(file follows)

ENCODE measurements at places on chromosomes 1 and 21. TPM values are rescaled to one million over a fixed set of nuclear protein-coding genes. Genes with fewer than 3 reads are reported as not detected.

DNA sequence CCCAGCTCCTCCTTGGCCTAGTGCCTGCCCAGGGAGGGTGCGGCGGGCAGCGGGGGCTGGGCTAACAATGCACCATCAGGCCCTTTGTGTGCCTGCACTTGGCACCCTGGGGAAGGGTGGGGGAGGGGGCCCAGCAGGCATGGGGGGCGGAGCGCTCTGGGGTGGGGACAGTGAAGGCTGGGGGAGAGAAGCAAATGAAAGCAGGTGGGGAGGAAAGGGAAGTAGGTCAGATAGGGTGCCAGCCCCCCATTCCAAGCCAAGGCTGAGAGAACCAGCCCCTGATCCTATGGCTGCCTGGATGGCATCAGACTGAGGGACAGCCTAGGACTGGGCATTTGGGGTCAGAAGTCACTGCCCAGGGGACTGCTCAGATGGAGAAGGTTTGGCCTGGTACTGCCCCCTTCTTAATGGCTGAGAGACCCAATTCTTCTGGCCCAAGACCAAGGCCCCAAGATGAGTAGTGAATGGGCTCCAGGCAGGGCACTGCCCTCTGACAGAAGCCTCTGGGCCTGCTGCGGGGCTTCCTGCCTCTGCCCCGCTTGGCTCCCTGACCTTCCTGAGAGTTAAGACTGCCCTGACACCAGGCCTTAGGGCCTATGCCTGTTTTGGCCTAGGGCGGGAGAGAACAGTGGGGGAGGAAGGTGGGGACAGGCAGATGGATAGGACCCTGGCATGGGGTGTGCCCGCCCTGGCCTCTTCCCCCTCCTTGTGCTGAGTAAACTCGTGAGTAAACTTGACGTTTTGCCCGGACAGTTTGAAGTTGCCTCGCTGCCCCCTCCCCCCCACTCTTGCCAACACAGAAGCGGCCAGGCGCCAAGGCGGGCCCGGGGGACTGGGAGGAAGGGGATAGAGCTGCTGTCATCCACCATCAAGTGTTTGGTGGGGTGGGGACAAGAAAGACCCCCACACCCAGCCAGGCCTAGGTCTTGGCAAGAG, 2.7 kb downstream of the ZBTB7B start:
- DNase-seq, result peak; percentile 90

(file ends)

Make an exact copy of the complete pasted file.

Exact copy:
ENCODE measurements at places on chromosomes 1 and 21. TPM values are rescaled to one million over a fixed set of nuclear protein-coding genes. Genes with fewer than 3 reads are reported as not detected.

DNA sequence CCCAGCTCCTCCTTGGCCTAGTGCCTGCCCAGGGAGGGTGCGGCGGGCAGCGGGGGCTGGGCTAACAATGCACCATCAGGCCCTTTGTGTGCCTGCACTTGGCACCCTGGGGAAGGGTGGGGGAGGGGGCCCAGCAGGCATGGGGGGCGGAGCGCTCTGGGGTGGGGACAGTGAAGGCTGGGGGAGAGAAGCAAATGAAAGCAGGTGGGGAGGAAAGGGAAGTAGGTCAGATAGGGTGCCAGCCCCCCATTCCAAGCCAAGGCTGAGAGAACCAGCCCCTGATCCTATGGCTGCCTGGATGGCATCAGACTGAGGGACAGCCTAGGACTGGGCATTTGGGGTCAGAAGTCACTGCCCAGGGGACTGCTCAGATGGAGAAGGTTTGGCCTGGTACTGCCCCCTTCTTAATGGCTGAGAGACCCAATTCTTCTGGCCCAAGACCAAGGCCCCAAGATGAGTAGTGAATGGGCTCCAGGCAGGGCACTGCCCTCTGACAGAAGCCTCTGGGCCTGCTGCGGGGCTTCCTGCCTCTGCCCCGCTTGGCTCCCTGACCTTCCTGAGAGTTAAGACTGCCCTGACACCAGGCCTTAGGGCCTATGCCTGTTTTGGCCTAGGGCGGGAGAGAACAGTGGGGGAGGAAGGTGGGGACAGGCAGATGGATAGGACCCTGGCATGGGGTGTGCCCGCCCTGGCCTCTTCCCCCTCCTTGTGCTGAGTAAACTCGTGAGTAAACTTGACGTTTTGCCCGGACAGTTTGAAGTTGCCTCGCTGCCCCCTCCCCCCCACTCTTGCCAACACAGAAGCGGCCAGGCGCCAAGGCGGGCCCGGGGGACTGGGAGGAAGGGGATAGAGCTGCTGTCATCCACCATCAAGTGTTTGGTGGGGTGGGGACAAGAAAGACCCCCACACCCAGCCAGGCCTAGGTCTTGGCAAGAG, 2.7 kb downstream of the ZBTB7B start:
- DNase-seq, result peak; percentile 90